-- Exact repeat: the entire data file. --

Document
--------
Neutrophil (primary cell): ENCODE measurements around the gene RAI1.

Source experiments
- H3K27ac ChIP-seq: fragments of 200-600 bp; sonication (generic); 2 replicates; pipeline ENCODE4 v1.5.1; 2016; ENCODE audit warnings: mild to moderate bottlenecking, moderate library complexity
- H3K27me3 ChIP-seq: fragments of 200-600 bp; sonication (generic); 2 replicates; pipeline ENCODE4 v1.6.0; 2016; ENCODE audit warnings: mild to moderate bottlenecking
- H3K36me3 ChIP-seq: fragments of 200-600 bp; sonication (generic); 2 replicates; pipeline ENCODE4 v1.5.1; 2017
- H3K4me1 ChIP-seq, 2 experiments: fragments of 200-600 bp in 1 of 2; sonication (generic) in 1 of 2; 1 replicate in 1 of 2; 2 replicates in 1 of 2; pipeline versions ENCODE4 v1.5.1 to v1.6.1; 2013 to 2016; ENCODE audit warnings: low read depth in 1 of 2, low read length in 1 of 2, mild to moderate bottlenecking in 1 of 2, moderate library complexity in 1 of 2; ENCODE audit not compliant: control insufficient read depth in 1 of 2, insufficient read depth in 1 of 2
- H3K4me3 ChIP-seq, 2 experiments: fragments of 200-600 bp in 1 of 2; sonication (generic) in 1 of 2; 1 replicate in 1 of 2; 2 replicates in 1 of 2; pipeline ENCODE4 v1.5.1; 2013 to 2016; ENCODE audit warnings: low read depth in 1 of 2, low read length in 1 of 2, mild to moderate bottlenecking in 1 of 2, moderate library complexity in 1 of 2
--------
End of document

Neutrophil (primary cell): ENCODE measurements around the gene RAI1.

Source experiments
- H3K27ac ChIP-seq: fragments of 200-600 bp; sonication (generic); 2 replicates; pipeline ENCODE4 v1.5.1; 2016; ENCODE audit warnings: mild to moderate bottlenecking, moderate library complexity
- H3K27me3 ChIP-seq: fragments of 200-600 bp; sonication (generic); 2 replicates; pipeline ENCODE4 v1.6.0; 2016; ENCODE audit warnings: mild to moderate bottlenecking
- H3K36me3 ChIP-seq: fragments of 200-600 bp; sonication (generic); 2 replicates; pipeline ENCODE4 v1.5.1; 2017
- H3K4me1 ChIP-seq, 2 experiments: fragments of 200-600 bp in 1 of 2; sonication (generic) in 1 of 2; 1 replicate in 1 of 2; 2 replicates in 1 of 2; pipeline versions ENCODE4 v1.5.1 to v1.6.1; 2013 to 2016; ENCODE audit warnings: low read depth in 1 of 2, low read length in 1 of 2, mild to moderate bottlenecking in 1 of 2, moderate library complexity in 1 of 2; ENCODE audit not compliant: control insufficient read depth in 1 of 2, insufficient read depth in 1 of 2
- H3K4me3 ChIP-seq, 2 experiments: fragments of 200-600 bp in 1 of 2; sonication (generic) in 1 of 2; 1 replicate in 1 of 2; 2 replicates in 1 of 2; pipeline ENCODE4 v1.5.1; 2013 to 2016; ENCODE audit warnings: low read depth in 1 of 2, low read length in 1 of 2, mild to moderate bottlenecking in 1 of 2, moderate library complexity in 1 of 2